On a recent trip that I took to town, the roads were deserted and a family of woodducks was walking near the edge of the road. Ten minutes later I returned and one dead woodduck was in the middle of the road. As ducks generally walk slowly across the road, it was easy to assume that the driver of a car had, maliciously, failed to slow down for them. The driver had further failed to stop after hitting the duck, not knowing perhaps that the whole family would gather around the dead one and thereby risk death from other reckless drivers. I picked up the duck. It was still warm and carried it off the road. As all of the ducks followed, I placed it near a pond, as far away from the road as possible. Another unnecessary death had occurred and another social fabric of an animal species disrupted. The damage was not just done to one but in this case to several members of the species. Had the duck been alive and not too badly injured it would have been taken into care and then released back into the same group.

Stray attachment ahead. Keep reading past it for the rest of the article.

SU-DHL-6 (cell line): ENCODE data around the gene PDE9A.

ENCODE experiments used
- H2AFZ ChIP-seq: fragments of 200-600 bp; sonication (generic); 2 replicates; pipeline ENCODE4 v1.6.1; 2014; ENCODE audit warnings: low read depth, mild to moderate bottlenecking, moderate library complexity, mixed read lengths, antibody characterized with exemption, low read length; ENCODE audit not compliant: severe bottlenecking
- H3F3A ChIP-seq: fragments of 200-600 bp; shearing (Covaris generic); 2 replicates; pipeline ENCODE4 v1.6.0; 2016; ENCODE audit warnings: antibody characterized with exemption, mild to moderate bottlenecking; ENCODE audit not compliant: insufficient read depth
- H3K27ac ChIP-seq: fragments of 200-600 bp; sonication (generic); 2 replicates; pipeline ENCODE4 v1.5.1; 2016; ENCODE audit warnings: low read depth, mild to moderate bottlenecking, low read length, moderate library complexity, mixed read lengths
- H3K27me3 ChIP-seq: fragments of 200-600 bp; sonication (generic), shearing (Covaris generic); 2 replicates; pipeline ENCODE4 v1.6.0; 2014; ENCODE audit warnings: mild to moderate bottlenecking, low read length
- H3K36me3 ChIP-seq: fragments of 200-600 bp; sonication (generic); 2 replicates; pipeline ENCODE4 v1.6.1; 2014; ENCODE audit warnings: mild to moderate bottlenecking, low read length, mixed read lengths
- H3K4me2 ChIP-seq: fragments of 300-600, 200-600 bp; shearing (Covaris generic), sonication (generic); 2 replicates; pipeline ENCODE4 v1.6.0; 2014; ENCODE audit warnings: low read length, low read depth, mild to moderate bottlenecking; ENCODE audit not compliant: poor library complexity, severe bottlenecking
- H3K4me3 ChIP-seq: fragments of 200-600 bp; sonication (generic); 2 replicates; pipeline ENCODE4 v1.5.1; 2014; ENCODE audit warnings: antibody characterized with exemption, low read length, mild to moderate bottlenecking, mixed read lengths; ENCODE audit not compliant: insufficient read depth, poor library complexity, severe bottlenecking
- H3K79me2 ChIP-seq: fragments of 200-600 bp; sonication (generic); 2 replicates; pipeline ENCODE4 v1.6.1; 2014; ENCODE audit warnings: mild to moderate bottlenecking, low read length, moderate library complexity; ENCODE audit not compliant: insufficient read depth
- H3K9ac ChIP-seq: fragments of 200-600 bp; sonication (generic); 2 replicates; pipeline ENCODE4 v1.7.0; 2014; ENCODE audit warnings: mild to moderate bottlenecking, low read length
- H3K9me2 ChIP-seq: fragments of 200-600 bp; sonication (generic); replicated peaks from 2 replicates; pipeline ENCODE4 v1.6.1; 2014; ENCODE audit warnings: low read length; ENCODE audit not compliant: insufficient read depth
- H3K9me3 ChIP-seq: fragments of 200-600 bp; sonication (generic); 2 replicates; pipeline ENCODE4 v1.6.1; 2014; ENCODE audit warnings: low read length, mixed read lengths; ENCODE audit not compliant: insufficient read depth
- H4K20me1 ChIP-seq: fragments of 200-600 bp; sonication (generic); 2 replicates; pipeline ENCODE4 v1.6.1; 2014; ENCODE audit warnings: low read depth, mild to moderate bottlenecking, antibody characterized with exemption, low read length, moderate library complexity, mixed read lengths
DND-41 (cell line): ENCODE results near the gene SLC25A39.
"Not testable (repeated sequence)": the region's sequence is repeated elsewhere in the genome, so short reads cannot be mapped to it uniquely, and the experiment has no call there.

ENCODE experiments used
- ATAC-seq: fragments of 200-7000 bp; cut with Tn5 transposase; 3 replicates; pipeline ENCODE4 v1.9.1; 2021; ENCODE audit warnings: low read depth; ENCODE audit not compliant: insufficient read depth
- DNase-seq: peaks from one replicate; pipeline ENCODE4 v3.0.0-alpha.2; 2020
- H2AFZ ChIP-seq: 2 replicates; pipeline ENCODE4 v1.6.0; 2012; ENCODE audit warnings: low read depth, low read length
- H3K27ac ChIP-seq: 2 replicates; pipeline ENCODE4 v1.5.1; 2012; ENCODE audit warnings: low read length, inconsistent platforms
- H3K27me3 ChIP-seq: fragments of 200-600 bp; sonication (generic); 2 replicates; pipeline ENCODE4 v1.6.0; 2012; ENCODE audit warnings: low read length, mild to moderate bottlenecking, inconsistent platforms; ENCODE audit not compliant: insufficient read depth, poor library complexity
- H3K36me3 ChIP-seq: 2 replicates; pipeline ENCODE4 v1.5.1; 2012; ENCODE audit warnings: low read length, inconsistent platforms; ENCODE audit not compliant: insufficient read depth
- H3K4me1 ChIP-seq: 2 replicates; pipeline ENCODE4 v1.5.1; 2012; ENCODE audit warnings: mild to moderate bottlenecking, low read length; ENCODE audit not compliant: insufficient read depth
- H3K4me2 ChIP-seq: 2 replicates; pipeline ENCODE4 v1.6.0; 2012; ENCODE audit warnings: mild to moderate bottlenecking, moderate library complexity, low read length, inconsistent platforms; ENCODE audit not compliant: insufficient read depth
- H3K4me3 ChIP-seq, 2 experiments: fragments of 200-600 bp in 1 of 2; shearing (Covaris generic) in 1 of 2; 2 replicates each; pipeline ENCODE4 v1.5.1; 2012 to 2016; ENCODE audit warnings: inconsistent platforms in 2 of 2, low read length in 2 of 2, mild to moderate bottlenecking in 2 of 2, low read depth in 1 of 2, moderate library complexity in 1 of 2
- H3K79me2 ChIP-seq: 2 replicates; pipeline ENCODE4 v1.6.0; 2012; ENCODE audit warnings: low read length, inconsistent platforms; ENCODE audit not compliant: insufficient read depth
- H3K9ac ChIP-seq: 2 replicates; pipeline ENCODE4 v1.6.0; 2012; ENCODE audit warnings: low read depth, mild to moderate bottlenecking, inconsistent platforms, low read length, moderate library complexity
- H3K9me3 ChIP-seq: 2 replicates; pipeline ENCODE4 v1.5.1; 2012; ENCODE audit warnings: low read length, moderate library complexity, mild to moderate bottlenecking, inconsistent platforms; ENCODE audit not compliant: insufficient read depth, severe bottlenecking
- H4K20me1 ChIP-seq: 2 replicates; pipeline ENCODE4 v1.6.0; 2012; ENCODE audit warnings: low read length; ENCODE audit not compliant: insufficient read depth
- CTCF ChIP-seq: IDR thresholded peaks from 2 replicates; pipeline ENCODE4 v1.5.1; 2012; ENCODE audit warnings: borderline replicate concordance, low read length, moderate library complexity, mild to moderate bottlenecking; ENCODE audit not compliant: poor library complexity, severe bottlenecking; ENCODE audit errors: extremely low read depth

Recommended CitationKaplan, Gisela, Animal rehabilitationan exercise in the practice of biodiversity and a tool for conservation, Animal Issues, 3(1), 1999.